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Introduction to Public Administration

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Introduction To Public Administration­MGT111
VU
LESSON 17
DELEGATION OF AUTHORITY
At the end of the lecture the students will be able to understand:
-
The Process of delegation
-
Personal attitude towards delegation
-
Guidelines to overcome weak delegation and effective decentralization
How is Authority Delegated?
First we will see how authority is delegated. The process of delegation involves following steps:
1. Determining the results expected from a position: from each position in the organization
the results that are expected are delineated.
2. Assigning tasks to the position: each position is assigned tasks and activities to be
accomplished.
3. Delegating authority to accomplish the tasks: then each position is delegated authority to
accomplish assigned task.
4. Holding the person responsible for task completion: and finally the completion of task is
the responsibility of the person holding the position.
The Art of Delegation
Effective delegation does not occur in certain cases because managers are unwilling or unable
to apply the principles of delegation.
Much of the reason not to delegate is personal attitude towards delegation. The personal
attitude is that help towards Delegation are:
1.
Receptiveness: It is the willingness of manager to give subordinates chance to make
decision
2.
Willingness to let go: Those managers who have risen up in position do not want to
part with the decision that they made at lower level
3.
Willingness to let others make mistakes: Although no responsible managers would sit
idle and watch the subordinates make mistakes. But if the cost of mistakes is not high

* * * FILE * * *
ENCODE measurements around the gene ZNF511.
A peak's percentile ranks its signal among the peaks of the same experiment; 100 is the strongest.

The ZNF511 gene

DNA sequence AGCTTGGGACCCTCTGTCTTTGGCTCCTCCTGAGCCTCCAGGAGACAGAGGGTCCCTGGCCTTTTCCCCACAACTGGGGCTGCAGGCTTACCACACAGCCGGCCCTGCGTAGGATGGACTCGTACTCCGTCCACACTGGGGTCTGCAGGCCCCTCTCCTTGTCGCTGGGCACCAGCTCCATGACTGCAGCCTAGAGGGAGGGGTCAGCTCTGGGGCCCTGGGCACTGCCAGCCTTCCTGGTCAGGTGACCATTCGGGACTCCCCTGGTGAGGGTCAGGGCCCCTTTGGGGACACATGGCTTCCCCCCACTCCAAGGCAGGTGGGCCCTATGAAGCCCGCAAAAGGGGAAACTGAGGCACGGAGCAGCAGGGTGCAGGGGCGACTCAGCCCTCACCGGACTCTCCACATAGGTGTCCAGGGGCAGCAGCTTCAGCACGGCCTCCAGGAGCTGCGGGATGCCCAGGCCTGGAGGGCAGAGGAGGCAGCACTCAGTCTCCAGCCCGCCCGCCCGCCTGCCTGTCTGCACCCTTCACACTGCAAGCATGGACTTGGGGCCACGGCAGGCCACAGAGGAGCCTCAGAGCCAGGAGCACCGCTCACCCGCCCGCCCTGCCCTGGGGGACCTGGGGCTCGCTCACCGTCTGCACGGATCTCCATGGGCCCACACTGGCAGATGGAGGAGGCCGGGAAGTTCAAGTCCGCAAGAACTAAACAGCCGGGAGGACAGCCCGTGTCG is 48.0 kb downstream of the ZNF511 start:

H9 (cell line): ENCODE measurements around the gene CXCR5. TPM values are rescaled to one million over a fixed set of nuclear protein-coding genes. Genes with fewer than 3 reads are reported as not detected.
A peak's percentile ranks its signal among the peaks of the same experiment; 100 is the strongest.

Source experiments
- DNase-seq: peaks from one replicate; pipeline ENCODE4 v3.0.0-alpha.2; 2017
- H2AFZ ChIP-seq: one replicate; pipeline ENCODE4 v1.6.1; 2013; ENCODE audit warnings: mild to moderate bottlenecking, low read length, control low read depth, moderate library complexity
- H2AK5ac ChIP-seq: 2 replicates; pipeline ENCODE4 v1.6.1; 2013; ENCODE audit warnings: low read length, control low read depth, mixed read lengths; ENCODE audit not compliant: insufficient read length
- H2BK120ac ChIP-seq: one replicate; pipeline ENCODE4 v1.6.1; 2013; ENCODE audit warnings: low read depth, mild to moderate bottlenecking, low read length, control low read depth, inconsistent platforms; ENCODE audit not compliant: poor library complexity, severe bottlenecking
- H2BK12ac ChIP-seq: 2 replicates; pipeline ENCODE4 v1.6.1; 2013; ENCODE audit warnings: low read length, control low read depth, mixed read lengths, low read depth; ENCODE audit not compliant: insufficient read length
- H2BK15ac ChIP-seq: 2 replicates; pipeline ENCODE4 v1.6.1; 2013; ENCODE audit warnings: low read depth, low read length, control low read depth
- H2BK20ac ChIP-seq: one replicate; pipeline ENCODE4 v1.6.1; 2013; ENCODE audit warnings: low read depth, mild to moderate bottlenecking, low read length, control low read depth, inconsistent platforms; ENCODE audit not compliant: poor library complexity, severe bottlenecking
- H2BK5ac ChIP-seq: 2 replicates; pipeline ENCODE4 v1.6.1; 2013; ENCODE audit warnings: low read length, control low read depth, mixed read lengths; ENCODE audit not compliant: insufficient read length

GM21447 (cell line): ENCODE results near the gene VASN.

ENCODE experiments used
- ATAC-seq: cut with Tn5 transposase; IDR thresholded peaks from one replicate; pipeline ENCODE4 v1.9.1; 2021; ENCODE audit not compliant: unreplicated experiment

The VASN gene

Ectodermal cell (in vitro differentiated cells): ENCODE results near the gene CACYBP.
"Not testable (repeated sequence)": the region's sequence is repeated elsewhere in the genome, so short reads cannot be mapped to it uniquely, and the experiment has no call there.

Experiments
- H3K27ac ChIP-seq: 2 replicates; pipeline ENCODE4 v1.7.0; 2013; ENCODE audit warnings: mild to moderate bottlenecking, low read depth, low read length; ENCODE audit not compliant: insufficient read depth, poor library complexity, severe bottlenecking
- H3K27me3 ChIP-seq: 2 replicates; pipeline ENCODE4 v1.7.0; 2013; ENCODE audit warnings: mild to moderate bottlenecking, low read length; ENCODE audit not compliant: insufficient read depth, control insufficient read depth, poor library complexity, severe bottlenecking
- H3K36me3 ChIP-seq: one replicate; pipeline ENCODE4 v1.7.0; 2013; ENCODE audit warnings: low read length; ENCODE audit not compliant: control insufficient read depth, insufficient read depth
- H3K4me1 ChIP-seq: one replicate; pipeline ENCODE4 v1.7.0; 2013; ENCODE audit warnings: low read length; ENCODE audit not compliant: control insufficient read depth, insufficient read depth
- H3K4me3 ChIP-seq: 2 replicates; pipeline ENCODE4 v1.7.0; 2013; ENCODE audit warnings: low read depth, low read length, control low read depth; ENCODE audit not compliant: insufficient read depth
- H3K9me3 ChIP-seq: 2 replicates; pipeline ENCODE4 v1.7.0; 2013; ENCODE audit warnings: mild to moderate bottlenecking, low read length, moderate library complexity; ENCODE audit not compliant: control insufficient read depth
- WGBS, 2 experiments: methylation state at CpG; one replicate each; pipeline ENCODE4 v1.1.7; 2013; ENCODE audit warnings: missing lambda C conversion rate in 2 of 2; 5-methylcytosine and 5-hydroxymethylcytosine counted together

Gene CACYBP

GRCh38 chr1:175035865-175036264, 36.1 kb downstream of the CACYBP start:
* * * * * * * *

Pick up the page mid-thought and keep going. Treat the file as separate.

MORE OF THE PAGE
it should be considered as investment in personal development
4.
Willingness to trust subordinates: Superiors should trust subordinates that they can
make decisions
Guides to Overcoming Weak Delegation
There are certain ways by which weak delegation can be overcome. These are as follows:
1.
Define assignments and delegate authority in light of results expected or give sufficient
authority to make possible the achievement of assigned goals
2.
Select the person suitable to do the job
3.
Maintain open lines of communication with subordinate so that you are able to tell
them as well as listen to them.
4.
Establish proper control by establishing standards of work
5.
Reward effective delegation and successful assumption of authority
Determinants of Degree of Delegation of Authority
Managers cannot be for and against delegation of authority. They may prefer to delegate
authority or they may like to make all decisions. Following are the factors that determine delegation:
1.
Cost of the decision: As a general rule costly actions will be decided at the upper level of
management. Cost may be in terms of money and such intangibles as the good will of
63
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Introduction To Public Administration­MGT111
VU
the organization E.G. the decision of the airline company to buy airplanes will be made
at first or second level.
2.
Desire of uniformity of policy: Those who value consistency above all favour centralized
authority. Uniform policy has certain advantages. E.G. standardized accounting
procedures as a uniform policy is desirable
3.
Size and character of organization: The larger the organization the more  decisions will
be made and the decision will be made at different levels in the hierarchy. This makes
decision making slow. Therefore, delegation may be preferred.
4.
History and culture of the enterprise: It is the culture and history of organization that
determines whether the organization should decentralize decision
5.
Management philosophy: The thinking of top management will influence that why
should be the degree of delegation
6.
Desire for independence: Offices operating in the far flung area need to be delegated
authority. Long lines of communication cause frustration. Therefore, authority should
be delegated.
7.
Availability of managers: Shortage of well trained managers may lead to
centralized
decision making
8.
Control techniques: Effective delegation means that managers develop good system of
controlling
Coordination
Coordination is a process of integrating activities of the separate departments in order to achieve
organizational goals effectively and efficiently
Without coordination people will loose sight of their roles within the total organization and
tempted to pursue their own departmental interests
The importance of coordination is due to the high degree of specialization or division of work.